Renée Fleming Selected as One of Philadelphia's Distinguished Daughters

Classic Arts News   Renée Fleming Selected as One of Philadelphia's Distinguished Daughters
Soprano Renée Fleming was one of ten women honored today as Distinguished Daughters of Pennsylvania.

The award's 58th annual presentation was hosted by Pennsylvania governor Edward G. Rendell and first lady Judge Marjorie O. Rendell at the Governor's Residence. The Distinguished Daughters, each nominated by Pennsylvania organizations, received medals and citations.

Judge Rendell, who received the award in 1999, said, "Each Distinguished Daughter is a remarkable woman whose presence represents a powerful and lasting tribute to the spirit of community that has provided both strength and prosperity to Pennsylvania. The governor and I commend them for their leadership and contributions to the commonwealth."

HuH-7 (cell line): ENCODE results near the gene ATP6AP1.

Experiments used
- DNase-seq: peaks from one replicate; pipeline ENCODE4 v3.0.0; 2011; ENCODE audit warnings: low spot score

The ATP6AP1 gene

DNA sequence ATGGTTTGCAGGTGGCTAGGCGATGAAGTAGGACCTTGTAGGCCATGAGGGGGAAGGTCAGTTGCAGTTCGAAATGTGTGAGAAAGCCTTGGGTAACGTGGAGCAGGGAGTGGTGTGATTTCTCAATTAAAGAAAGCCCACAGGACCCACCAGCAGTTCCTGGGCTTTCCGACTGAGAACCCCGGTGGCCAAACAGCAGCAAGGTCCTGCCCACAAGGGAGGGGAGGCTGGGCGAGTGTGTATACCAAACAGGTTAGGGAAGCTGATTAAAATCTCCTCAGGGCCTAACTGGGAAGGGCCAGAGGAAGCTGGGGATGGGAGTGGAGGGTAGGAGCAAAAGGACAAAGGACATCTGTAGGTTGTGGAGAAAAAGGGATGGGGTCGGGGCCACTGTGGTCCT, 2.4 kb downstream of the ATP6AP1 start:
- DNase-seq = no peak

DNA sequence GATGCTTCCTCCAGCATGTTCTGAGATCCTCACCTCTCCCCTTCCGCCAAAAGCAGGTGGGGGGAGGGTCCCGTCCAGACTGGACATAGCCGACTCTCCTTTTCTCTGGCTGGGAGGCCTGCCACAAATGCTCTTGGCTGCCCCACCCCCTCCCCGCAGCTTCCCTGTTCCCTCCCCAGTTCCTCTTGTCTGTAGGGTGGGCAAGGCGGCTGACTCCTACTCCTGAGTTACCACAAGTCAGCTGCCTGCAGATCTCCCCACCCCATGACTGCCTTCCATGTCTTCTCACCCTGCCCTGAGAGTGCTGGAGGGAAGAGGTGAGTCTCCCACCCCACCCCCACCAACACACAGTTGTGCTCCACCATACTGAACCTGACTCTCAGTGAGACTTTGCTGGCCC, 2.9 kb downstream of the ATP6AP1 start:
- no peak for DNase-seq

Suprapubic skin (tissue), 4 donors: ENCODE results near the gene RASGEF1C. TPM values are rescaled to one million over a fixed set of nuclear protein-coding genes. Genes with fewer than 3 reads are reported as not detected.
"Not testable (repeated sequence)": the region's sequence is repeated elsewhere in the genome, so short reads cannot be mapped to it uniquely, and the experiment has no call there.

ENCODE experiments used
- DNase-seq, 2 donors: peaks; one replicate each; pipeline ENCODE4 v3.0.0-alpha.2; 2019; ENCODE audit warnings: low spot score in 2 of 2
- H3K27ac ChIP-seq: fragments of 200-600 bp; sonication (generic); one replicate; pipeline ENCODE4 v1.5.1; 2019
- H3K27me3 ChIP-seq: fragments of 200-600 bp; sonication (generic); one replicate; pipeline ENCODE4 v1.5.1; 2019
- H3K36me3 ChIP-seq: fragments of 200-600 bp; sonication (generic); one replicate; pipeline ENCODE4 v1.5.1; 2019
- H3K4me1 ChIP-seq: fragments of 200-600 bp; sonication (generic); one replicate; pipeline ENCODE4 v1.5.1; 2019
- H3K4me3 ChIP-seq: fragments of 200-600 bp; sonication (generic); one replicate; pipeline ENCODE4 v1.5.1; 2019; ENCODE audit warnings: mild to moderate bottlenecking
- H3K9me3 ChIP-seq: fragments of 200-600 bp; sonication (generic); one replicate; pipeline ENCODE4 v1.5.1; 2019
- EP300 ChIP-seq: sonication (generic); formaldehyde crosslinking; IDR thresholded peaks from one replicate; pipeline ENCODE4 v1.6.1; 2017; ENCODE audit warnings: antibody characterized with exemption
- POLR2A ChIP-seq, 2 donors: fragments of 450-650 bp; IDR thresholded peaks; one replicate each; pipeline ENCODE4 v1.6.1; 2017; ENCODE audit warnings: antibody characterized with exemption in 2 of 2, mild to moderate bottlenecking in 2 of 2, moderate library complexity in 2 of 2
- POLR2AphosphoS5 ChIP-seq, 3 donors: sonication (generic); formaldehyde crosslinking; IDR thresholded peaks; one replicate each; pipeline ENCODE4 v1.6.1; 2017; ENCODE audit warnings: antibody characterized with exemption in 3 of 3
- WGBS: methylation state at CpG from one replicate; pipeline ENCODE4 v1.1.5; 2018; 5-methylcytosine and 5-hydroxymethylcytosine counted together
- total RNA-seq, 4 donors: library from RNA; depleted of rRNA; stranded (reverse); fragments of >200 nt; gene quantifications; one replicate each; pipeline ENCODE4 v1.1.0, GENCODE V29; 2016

The other honorees include a judge on the United States Court of Appeals for the Armed Forces, an expert in substance abuse, and the director of Philadelphia Mural Arts.

Fleming made her Metropolitan Opera debut in 1991 as the Countess in Le nozze di Figaro and has returned there many times. Among her other signature roles are Desdemona in Verdi's Otello, Amelia in Simon Boccanegra, and the Marschallin in Der Rosenkavalier. She appeared in the world premieres of John Corigliano's The Ghosts of Versailles, Conrad Susa's Dangerous Liaisons, and Andr_ Previn's A Streetcar Named Desire.

Her most recent recordings include Sacred Songs, a collection of music by Bach, Handel, Mozart, Schubert, and others recorded with the Royal Philharmonic Orchestra; Strauss's Daphne, recorded with the WDR Symphony; and a jazz-inspired album titled Haunted Heart.

Fleming's memoir, The Inner Voice: The Making of a Singer, was recently released in paperback.

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